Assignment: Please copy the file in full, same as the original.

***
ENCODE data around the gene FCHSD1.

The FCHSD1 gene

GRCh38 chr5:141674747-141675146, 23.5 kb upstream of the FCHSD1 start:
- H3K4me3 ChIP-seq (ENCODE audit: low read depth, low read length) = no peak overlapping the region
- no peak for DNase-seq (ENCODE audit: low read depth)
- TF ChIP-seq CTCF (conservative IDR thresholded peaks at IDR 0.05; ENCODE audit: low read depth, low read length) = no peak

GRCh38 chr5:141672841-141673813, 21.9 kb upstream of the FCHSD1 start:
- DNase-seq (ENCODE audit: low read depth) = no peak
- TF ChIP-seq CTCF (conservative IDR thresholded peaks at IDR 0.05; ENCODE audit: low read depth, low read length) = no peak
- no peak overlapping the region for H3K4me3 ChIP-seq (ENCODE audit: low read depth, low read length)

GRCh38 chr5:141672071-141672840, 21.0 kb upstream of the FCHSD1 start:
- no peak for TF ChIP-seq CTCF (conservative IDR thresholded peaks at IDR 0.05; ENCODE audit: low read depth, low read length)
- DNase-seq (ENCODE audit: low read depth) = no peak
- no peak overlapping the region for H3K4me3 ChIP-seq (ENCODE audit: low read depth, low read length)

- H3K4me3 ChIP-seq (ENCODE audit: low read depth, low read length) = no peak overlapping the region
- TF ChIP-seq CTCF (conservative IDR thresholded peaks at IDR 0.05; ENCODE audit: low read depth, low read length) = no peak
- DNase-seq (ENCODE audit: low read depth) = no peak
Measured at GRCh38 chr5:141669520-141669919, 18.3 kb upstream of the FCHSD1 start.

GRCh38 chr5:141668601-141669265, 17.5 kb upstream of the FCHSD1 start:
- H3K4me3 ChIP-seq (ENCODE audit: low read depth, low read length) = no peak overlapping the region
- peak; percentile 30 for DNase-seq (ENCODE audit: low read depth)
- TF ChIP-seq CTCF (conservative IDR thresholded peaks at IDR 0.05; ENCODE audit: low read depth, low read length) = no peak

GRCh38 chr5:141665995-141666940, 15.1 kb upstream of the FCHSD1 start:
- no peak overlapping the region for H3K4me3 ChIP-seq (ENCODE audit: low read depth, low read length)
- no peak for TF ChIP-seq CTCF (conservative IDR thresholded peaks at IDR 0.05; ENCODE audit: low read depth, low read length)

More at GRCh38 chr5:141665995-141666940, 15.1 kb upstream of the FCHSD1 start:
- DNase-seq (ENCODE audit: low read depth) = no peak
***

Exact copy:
ENCODE data around the gene FCHSD1.

The FCHSD1 gene

GRCh38 chr5:141674747-141675146, 23.5 kb upstream of the FCHSD1 start:
- H3K4me3 ChIP-seq (ENCODE audit: low read depth, low read length) = no peak overlapping the region
- no peak for DNase-seq (ENCODE audit: low read depth)
- TF ChIP-seq CTCF (conservative IDR thresholded peaks at IDR 0.05; ENCODE audit: low read depth, low read length) = no peak

GRCh38 chr5:141672841-141673813, 21.9 kb upstream of the FCHSD1 start:
- DNase-seq (ENCODE audit: low read depth) = no peak
- TF ChIP-seq CTCF (conservative IDR thresholded peaks at IDR 0.05; ENCODE audit: low read depth, low read length) = no peak
- no peak overlapping the region for H3K4me3 ChIP-seq (ENCODE audit: low read depth, low read length)

GRCh38 chr5:141672071-141672840, 21.0 kb upstream of the FCHSD1 start:
- no peak for TF ChIP-seq CTCF (conservative IDR thresholded peaks at IDR 0.05; ENCODE audit: low read depth, low read length)
- DNase-seq (ENCODE audit: low read depth) = no peak
- no peak overlapping the region for H3K4me3 ChIP-seq (ENCODE audit: low read depth, low read length)

- H3K4me3 ChIP-seq (ENCODE audit: low read depth, low read length) = no peak overlapping the region
- TF ChIP-seq CTCF (conservative IDR thresholded peaks at IDR 0.05; ENCODE audit: low read depth, low read length) = no peak
- DNase-seq (ENCODE audit: low read depth) = no peak
Measured at GRCh38 chr5:141669520-141669919, 18.3 kb upstream of the FCHSD1 start.

GRCh38 chr5:141668601-141669265, 17.5 kb upstream of the FCHSD1 start:
- H3K4me3 ChIP-seq (ENCODE audit: low read depth, low read length) = no peak overlapping the region
- peak; percentile 30 for DNase-seq (ENCODE audit: low read depth)
- TF ChIP-seq CTCF (conservative IDR thresholded peaks at IDR 0.05; ENCODE audit: low read depth, low read length) = no peak

GRCh38 chr5:141665995-141666940, 15.1 kb upstream of the FCHSD1 start:
- no peak overlapping the region for H3K4me3 ChIP-seq (ENCODE audit: low read depth, low read length)
- no peak for TF ChIP-seq CTCF (conservative IDR thresholded peaks at IDR 0.05; ENCODE audit: low read depth, low read length)

More at GRCh38 chr5:141665995-141666940, 15.1 kb upstream of the FCHSD1 start:
- DNase-seq (ENCODE audit: low read depth) = no peak